Thursday, November 26, 2009

Equipment - Frame Fit Session

As planned I made it to the local shop just down the street. Of course, as usual, I was running really late, and instead of getting there at 10 AM, I got there at about 1 PM.

I set up the fit bike thing myself, puzzling over the different settings and such. I brought my pedals, bars, shoes, saddle, and a kit.

For the record, my current bike is a SystemSix Liquigas Replica, 52 cm, with its standard geometry. To save you from flipping back and forth to the geometry page, the important numbers are as follows:

Seat tube: 52 cm, 50 cm to the top of the top tube
Top tube: 53.5 cm
Seat tube angle: 74 degrees
Head tube angle: 73 degrees
Head tube length: 11.5 cm

I look something like this on the bike:

On the green/black Cannondale. My arms hang straight down.

Okay, once you get past my doughy build (perceived 175 lbs on my optimistic scale, which was actually 185 lbs), you may notice that the bike seems really, really short in length. My goal is to get my bike a bit longer.

That other night I took to my bike with a tape measure.

First, I want my saddle to be in the middle of its rail adjustment, not shoved all the way forward. I held my tape measure to the center of the rails, and the line went 2 centimeters further forward than the present seat tube. This meant I needed a substantially steeper seat tube angle.

How much steeper I didn't know, but that's what a builder is supposed to figure out.

The steeper seat tube would move the whole top tube forward by 2 cm. However, based on my current set up, I figured I need at least another 5 centimeters in length - I could put my hands a full Ergo lever in front of the actual Ergo lever.

Based on that number, I figured a 58 cm top tube would work well. It would move me forward a total of 6.5 cm (2 cm from the steeper seat tube angle and 4.5 cm from the 53.5 current length to the new 58 length). This would let me play with a shorter stem, an 11 or a 12 cm stem, not always having to search for the longest possible stems out there.

I also want a short head tube, shorter than the current 11.5 cm, so that I can go buy an 80 degree stem. This would free me from just 73 (-17) degree stems. There are lots of 80 degree stems out there, not a lot of 73s.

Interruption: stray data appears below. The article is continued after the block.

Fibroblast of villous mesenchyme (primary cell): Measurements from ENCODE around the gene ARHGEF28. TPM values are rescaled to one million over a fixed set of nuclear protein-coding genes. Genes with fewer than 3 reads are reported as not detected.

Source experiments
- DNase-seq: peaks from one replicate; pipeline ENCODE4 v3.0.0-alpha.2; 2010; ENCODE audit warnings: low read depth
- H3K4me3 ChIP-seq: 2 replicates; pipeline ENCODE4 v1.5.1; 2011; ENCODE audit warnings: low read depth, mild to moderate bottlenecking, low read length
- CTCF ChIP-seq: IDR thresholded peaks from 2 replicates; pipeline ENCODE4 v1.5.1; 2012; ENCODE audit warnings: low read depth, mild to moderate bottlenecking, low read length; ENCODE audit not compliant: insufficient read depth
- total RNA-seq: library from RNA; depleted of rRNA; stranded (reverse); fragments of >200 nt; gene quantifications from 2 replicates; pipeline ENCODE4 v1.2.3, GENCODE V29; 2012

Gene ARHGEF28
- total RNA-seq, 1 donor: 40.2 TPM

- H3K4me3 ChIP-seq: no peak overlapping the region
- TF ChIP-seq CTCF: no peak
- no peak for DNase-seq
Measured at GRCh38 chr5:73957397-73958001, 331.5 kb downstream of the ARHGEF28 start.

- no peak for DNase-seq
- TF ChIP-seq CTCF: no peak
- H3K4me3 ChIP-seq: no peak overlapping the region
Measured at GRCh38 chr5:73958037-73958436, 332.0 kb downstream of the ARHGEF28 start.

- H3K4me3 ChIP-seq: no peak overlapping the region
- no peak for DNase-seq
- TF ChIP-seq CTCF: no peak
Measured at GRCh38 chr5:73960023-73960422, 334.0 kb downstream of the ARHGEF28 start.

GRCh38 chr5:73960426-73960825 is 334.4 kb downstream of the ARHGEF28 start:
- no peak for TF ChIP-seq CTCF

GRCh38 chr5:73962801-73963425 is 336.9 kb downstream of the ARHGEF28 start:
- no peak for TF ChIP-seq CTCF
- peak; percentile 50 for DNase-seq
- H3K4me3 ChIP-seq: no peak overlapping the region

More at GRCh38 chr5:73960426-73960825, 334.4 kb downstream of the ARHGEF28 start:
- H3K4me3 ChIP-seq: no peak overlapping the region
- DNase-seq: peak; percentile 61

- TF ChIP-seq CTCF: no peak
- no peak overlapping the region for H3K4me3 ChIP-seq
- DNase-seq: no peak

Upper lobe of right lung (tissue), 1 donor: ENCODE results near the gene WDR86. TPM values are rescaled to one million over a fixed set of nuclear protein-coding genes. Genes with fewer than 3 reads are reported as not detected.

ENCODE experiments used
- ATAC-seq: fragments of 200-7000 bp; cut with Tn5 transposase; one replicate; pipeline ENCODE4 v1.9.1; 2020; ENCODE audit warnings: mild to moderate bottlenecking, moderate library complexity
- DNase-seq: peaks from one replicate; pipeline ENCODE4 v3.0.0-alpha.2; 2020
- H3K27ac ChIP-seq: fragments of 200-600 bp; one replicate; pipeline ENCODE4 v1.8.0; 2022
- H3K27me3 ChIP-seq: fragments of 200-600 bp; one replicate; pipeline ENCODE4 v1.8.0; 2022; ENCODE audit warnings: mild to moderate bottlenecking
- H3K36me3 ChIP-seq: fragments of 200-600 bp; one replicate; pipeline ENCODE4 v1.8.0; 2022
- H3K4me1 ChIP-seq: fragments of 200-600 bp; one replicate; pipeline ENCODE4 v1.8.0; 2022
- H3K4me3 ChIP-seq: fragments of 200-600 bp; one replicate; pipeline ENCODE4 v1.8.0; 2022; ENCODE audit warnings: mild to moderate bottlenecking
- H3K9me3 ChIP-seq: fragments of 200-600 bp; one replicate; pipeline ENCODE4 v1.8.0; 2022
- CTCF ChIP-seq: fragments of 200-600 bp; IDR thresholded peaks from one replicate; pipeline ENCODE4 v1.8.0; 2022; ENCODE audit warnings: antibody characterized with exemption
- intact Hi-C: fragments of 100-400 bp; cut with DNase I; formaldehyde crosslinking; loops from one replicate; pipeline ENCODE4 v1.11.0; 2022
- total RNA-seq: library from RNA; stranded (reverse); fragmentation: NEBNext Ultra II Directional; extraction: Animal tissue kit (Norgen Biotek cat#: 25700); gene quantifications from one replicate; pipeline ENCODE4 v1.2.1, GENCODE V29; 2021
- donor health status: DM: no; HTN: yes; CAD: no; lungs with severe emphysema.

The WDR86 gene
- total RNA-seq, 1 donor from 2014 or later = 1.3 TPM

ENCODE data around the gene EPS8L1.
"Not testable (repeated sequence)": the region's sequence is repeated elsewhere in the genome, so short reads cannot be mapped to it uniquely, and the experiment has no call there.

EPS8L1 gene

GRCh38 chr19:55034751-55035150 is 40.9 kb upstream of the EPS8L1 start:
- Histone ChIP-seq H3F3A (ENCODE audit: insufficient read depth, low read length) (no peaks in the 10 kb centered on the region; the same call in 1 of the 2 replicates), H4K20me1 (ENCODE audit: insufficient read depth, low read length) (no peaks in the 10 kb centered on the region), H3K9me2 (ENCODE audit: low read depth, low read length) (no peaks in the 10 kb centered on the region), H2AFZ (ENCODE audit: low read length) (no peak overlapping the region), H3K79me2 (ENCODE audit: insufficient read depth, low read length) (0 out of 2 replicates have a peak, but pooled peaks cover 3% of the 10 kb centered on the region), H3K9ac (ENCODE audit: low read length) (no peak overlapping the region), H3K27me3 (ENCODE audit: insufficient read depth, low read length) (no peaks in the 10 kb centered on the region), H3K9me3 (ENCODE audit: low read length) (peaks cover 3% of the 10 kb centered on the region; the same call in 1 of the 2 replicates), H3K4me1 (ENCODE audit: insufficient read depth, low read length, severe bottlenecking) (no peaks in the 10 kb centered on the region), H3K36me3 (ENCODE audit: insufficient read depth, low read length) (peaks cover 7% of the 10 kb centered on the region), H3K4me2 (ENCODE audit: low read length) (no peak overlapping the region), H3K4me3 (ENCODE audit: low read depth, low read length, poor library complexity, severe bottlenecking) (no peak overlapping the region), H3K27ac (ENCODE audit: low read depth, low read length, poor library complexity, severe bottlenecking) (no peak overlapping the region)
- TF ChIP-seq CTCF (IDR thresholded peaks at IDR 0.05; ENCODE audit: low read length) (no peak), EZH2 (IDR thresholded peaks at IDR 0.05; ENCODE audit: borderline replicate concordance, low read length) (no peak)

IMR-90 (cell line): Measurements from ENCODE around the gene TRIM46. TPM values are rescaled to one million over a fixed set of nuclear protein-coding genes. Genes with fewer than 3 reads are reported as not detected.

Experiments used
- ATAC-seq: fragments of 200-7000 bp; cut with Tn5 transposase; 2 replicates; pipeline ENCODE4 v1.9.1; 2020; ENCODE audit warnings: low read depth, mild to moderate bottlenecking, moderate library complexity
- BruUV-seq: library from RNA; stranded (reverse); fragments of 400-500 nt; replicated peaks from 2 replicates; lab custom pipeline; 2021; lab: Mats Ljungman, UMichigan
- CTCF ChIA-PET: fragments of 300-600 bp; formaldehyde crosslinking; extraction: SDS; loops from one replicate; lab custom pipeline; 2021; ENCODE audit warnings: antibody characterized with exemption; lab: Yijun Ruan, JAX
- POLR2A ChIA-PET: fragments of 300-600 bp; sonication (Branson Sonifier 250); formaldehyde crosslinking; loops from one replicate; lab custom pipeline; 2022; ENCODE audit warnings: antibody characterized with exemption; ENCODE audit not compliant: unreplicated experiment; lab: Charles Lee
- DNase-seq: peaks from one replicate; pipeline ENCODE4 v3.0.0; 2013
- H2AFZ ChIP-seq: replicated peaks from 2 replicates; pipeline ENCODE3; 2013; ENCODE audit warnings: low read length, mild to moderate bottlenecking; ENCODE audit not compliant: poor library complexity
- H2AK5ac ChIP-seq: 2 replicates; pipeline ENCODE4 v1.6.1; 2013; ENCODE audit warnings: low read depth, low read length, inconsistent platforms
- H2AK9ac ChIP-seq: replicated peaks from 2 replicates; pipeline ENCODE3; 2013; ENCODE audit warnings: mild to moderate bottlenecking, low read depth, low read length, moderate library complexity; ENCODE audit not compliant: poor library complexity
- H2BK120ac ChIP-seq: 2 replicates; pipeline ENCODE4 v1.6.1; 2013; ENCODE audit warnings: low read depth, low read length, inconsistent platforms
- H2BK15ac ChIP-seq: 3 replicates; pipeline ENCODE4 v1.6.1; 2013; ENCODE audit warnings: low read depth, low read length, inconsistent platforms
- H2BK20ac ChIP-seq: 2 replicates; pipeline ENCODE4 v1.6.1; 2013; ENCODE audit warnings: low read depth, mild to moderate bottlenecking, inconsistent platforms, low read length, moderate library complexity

And, finally, while I was at it, I wanted to get a short seat tube, something like the 44 cm seat tube (as I remember) on my size S Giant TCR aluminum frame.

Armed with this information, I emailed Joseph at Tsunami Bikes. His initial response seemed a bit hesitant - my ideal frame, after all, would resemble an oversized BMX bike.

We started talking and I described how I arrived at all the numbers. Again, he seemed a bit hesitant. He asked for some pictures of me on the bike, and ones of just the bike itself.

I sent pictures and called to follow up.

Now he seemed a bit more receptive to the whole "tiny frame" concept (as named by Hans). I told him that I'd want to do a sanity check, one where I actually have a regular bar to hold onto, not resting my hands on a plastic tote bin.

I strolled into the shop and got down to business. This new fangled gizmo was a new experience for me, so Hans would occasionally tell me "do this" or "do that".

Fit starts at the bottom bracket, goes up to the saddle, and then forward to the bars. Therefore I started with the seat tube at 75.5 degrees. I raised the saddle (that I brought into the store) to my right height, centered the saddle on the rails.